If you’re booking a one-way flight only, then it doesn’t matter if you just skip out on your flight. But if you have another piece (or pieces) of a flight remaining, you risk losing ALL of it and being stranded.

Most Airlines Have Strict No-Show Policies

A quick browse across the web reveals some pretty consistent no-show conventions throughout the airline industry…

American Airlines:
“Customers who no-show a flight without canceling will lose the value of the remaining coupons.”

United Airlines:
“Inventory spoilage caused by the failure to issue tickets and/or cancel ticketed or unticketed reservations.”

Virgin America:
“Our no-show policy is simply that, if you fail to check in, Virgin America will cancel that flight reservation and all subsequent segments for continuing or return flights. On non-refundable fares, the fare or Elevate points spent for all such reservations will be forfeited. So please contact us within the appropriate time and we will gladly reschedule or cancel your flight. If the fare is refundable, then you can contact our call center for credit. Again, change/cancel fees may apply.”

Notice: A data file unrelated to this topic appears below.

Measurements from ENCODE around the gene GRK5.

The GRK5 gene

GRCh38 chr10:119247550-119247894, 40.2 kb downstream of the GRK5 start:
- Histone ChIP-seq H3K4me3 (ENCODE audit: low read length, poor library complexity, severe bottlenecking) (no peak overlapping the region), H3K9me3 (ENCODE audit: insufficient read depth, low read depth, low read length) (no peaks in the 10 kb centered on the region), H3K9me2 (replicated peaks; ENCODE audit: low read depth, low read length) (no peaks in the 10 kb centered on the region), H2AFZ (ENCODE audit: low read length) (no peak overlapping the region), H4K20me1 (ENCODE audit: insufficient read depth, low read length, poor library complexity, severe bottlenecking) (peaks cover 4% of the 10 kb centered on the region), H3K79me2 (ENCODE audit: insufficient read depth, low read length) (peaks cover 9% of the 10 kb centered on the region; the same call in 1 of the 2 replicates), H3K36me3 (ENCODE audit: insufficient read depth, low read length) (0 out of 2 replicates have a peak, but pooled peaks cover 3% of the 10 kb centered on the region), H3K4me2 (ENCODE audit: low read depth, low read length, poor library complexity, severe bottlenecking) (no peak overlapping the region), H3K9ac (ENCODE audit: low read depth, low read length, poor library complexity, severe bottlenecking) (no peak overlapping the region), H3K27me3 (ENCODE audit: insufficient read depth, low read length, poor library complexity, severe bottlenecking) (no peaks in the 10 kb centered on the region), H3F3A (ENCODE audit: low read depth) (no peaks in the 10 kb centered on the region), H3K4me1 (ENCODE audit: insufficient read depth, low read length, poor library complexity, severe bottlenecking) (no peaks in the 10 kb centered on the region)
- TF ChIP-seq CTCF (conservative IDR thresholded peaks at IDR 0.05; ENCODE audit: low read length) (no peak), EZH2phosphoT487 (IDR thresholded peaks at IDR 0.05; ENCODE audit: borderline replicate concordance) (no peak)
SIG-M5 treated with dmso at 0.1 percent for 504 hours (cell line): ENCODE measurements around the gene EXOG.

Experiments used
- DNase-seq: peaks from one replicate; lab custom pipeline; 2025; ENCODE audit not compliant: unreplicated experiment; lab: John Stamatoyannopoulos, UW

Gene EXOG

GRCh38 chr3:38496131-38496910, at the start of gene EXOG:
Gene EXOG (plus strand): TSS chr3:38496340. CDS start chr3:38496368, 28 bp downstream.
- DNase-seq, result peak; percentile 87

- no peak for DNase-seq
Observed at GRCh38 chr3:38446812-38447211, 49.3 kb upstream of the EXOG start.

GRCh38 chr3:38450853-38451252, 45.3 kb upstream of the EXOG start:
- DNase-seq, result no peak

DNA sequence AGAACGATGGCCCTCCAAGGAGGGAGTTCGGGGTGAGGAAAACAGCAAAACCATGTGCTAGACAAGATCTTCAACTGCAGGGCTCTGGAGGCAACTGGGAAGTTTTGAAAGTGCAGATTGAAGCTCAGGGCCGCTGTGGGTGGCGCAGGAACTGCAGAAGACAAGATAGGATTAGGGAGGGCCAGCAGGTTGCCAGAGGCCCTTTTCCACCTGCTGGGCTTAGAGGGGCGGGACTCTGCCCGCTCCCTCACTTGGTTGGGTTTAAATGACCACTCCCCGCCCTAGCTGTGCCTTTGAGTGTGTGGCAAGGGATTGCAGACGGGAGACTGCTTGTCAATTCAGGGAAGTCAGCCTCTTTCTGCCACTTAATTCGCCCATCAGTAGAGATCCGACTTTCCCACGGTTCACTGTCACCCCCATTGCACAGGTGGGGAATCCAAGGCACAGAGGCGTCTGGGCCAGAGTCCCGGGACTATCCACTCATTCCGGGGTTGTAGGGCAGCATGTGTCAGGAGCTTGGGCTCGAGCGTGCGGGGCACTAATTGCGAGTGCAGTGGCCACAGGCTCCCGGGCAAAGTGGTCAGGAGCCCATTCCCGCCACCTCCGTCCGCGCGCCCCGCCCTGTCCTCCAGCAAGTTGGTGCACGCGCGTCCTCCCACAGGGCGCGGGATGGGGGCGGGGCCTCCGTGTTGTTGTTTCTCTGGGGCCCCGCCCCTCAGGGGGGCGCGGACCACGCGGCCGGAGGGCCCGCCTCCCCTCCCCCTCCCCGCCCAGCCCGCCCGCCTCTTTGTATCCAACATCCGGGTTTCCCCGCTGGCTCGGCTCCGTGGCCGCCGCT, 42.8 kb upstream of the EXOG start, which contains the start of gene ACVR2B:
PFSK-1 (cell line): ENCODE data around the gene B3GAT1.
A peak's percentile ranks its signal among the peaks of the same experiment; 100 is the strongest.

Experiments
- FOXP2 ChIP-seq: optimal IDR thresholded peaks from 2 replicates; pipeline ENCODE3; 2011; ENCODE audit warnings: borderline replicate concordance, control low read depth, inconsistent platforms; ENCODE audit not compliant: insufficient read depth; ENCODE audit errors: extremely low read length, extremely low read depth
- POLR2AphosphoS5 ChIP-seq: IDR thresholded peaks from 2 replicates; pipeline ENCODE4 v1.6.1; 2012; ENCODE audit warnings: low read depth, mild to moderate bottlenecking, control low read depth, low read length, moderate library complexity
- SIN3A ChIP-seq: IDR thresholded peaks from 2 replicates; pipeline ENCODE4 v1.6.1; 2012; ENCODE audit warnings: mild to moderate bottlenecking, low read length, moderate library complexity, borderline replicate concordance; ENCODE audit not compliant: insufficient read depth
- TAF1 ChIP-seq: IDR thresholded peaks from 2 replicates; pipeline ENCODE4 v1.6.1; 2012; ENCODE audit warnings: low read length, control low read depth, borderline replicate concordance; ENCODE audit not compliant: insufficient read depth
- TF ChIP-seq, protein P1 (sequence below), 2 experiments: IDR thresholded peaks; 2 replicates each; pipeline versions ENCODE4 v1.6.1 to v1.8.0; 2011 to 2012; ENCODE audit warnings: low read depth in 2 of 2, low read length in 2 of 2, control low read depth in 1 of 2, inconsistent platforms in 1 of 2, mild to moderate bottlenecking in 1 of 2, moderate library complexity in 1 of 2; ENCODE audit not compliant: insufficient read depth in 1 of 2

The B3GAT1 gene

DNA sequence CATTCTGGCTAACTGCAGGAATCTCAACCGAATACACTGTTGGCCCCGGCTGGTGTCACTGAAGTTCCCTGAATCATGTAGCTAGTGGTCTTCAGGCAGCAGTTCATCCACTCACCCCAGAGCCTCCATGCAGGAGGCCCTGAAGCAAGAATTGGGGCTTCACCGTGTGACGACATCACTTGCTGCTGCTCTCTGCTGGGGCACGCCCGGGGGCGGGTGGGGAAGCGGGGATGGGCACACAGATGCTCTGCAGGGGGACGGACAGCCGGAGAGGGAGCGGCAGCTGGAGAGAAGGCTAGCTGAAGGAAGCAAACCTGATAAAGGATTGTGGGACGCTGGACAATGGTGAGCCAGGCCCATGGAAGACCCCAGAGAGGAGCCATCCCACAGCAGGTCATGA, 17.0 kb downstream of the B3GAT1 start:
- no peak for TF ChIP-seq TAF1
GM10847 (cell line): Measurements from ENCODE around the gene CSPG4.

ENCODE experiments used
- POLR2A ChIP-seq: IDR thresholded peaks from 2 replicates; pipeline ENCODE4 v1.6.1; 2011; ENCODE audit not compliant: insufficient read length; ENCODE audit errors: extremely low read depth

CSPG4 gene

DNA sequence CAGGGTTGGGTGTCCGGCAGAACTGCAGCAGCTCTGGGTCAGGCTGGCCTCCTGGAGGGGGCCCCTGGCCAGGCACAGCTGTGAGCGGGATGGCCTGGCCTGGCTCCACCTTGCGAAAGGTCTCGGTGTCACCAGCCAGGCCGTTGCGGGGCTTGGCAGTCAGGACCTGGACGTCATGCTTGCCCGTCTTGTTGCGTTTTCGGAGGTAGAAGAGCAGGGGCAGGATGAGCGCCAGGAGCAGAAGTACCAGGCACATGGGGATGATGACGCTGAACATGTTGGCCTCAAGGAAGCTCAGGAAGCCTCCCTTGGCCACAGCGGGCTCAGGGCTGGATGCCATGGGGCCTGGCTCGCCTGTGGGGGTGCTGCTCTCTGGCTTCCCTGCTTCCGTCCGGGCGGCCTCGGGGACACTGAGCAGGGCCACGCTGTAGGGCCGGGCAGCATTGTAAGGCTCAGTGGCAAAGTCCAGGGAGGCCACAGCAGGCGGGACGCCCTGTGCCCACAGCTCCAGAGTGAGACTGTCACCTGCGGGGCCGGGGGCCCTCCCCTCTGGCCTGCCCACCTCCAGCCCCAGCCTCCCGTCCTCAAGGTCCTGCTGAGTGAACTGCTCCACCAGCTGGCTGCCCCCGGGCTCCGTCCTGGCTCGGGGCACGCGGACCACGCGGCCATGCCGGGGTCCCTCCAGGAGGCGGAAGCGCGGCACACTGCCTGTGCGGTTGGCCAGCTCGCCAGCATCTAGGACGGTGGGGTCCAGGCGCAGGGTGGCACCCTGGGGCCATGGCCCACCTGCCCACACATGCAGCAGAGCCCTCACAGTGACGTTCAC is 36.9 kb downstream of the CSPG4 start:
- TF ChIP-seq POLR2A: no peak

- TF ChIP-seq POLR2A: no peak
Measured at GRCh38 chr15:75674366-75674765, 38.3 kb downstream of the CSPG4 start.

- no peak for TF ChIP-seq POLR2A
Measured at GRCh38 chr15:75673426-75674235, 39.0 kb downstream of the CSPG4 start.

(I especially liked Virgin America’s policy language.)

Southwest seems to be the only airline that does NOT strictly enforce a no-show policy, though this information I found on the website (NOT on the SWA website)…

Southwest Airlines:
“On Southwest, unlike other airlines, you can no-show the outbound half and still keep your return reservation.”

What To Do If You’ll Be A No-Show

There’s a simple rule of thumb you can follow to avoid getting penalized by airline no-show policy — ALWAYS call the airline if you think you might miss your flight. Even if you sleep in or something happens outside your control, ALWAYS call.

Most airlines will work with you if you’re upfront about what’s going on with your travel plans. But truly the worst thing you can do is just not show-up. There’s no reason to miss an opportunity to salvage at least some of your ticket value.